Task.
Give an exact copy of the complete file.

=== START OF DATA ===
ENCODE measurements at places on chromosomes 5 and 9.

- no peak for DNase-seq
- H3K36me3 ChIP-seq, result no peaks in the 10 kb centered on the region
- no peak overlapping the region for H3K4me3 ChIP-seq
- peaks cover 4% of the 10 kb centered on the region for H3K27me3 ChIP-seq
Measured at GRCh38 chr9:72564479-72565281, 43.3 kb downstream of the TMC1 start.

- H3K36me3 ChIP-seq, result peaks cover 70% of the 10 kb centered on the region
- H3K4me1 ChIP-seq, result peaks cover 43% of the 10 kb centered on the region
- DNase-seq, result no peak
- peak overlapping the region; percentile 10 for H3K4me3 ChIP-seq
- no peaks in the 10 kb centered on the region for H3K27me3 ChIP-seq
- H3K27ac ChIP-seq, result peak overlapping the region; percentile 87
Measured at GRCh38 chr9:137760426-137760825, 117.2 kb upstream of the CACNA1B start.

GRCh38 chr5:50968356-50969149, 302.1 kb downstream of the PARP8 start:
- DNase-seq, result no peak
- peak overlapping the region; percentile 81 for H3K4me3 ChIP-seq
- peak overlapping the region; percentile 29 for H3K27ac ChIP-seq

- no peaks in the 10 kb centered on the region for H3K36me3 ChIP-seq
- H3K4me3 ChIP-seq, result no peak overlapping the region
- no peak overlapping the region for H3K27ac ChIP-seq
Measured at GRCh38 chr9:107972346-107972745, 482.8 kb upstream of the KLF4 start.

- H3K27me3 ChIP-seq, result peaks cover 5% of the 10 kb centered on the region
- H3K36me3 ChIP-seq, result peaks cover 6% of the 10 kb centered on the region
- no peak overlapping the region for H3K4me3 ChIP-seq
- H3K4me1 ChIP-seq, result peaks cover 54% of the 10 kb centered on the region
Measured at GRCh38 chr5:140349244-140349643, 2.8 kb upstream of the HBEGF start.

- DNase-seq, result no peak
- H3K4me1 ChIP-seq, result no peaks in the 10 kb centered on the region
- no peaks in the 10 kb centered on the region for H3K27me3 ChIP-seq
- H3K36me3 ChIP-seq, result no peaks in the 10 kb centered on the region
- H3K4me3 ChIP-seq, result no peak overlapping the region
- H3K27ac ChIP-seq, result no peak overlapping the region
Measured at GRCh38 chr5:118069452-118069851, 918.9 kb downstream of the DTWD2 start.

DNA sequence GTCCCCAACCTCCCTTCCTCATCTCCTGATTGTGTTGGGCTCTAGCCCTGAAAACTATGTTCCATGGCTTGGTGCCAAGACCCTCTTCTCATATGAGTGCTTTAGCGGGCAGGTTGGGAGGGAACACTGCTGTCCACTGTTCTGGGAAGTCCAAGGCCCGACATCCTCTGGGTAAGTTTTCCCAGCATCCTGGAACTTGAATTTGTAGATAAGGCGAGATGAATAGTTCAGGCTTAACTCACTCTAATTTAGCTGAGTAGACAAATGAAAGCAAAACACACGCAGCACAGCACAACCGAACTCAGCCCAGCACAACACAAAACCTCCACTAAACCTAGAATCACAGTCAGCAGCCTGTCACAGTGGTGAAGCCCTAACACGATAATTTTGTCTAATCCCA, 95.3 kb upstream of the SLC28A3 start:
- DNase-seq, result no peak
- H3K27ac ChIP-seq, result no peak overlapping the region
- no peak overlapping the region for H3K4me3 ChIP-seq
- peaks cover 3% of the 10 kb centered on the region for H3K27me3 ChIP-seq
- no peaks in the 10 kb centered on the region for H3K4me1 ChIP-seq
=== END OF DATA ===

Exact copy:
ENCODE measurements at places on chromosomes 5 and 9.

- no peak for DNase-seq
- H3K36me3 ChIP-seq, result no peaks in the 10 kb centered on the region
- no peak overlapping the region for H3K4me3 ChIP-seq
- peaks cover 4% of the 10 kb centered on the region for H3K27me3 ChIP-seq
Measured at GRCh38 chr9:72564479-72565281, 43.3 kb downstream of the TMC1 start.

- H3K36me3 ChIP-seq, result peaks cover 70% of the 10 kb centered on the region
- H3K4me1 ChIP-seq, result peaks cover 43% of the 10 kb centered on the region
- DNase-seq, result no peak
- peak overlapping the region; percentile 10 for H3K4me3 ChIP-seq
- no peaks in the 10 kb centered on the region for H3K27me3 ChIP-seq
- H3K27ac ChIP-seq, result peak overlapping the region; percentile 87
Measured at GRCh38 chr9:137760426-137760825, 117.2 kb upstream of the CACNA1B start.

GRCh38 chr5:50968356-50969149, 302.1 kb downstream of the PARP8 start:
- DNase-seq, result no peak
- peak overlapping the region; percentile 81 for H3K4me3 ChIP-seq
- peak overlapping the region; percentile 29 for H3K27ac ChIP-seq

- no peaks in the 10 kb centered on the region for H3K36me3 ChIP-seq
- H3K4me3 ChIP-seq, result no peak overlapping the region
- no peak overlapping the region for H3K27ac ChIP-seq
Measured at GRCh38 chr9:107972346-107972745, 482.8 kb upstream of the KLF4 start.

- H3K27me3 ChIP-seq, result peaks cover 5% of the 10 kb centered on the region
- H3K36me3 ChIP-seq, result peaks cover 6% of the 10 kb centered on the region
- no peak overlapping the region for H3K4me3 ChIP-seq
- H3K4me1 ChIP-seq, result peaks cover 54% of the 10 kb centered on the region
Measured at GRCh38 chr5:140349244-140349643, 2.8 kb upstream of the HBEGF start.

- DNase-seq, result no peak
- H3K4me1 ChIP-seq, result no peaks in the 10 kb centered on the region
- no peaks in the 10 kb centered on the region for H3K27me3 ChIP-seq
- H3K36me3 ChIP-seq, result no peaks in the 10 kb centered on the region
- H3K4me3 ChIP-seq, result no peak overlapping the region
- H3K27ac ChIP-seq, result no peak overlapping the region
Measured at GRCh38 chr5:118069452-118069851, 918.9 kb downstream of the DTWD2 start.

DNA sequence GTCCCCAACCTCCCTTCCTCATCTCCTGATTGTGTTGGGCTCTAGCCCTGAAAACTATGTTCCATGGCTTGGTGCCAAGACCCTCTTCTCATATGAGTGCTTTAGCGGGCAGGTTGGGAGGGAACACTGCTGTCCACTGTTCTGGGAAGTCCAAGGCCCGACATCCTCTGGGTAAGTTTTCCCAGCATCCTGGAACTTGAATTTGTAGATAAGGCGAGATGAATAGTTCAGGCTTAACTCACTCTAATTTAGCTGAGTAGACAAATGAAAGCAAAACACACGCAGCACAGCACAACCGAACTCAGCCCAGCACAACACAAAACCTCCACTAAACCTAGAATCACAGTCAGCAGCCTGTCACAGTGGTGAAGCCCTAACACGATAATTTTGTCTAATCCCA, 95.3 kb upstream of the SLC28A3 start:
- DNase-seq, result no peak
- H3K27ac ChIP-seq, result no peak overlapping the region
- no peak overlapping the region for H3K4me3 ChIP-seq
- peaks cover 3% of the 10 kb centered on the region for H3K27me3 ChIP-seq
- no peaks in the 10 kb centered on the region for H3K4me1 ChIP-seq